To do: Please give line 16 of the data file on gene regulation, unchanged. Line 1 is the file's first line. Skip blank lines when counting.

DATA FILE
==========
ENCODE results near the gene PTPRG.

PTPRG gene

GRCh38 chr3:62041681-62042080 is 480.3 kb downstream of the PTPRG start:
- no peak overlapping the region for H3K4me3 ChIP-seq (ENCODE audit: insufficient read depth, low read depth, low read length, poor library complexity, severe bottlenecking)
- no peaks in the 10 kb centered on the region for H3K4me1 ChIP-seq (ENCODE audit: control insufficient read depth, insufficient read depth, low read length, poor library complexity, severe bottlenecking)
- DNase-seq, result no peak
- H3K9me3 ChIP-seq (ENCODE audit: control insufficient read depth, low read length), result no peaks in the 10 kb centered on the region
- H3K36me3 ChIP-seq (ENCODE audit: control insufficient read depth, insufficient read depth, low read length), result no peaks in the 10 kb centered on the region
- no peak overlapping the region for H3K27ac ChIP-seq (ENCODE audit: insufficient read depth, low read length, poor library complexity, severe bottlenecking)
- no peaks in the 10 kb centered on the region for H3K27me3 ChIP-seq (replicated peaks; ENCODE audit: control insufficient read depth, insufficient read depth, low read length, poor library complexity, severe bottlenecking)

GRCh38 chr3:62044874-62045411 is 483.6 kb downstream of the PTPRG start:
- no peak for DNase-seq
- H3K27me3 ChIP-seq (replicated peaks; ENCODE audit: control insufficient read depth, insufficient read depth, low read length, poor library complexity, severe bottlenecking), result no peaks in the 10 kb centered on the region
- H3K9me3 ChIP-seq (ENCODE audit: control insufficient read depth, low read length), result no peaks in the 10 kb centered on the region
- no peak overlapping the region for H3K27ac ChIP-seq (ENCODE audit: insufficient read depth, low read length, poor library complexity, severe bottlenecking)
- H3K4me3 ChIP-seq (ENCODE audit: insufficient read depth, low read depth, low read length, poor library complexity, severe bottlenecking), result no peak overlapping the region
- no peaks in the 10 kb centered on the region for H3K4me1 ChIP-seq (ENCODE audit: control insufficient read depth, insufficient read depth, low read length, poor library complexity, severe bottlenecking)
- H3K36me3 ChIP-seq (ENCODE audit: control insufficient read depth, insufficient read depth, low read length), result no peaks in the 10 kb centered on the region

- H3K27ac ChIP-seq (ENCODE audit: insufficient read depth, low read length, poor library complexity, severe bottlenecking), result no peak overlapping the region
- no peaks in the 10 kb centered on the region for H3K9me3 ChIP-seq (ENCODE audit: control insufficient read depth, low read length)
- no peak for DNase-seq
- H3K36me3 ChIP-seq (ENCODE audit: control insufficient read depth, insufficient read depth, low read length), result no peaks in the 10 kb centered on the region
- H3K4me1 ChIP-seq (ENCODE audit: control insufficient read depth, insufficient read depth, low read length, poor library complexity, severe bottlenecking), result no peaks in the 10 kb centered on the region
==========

- H3K4me3 ChIP-seq (ENCODE audit: insufficient read depth, low read depth, low read length, poor library complexity, severe bottlenecking), result no peak overlapping the region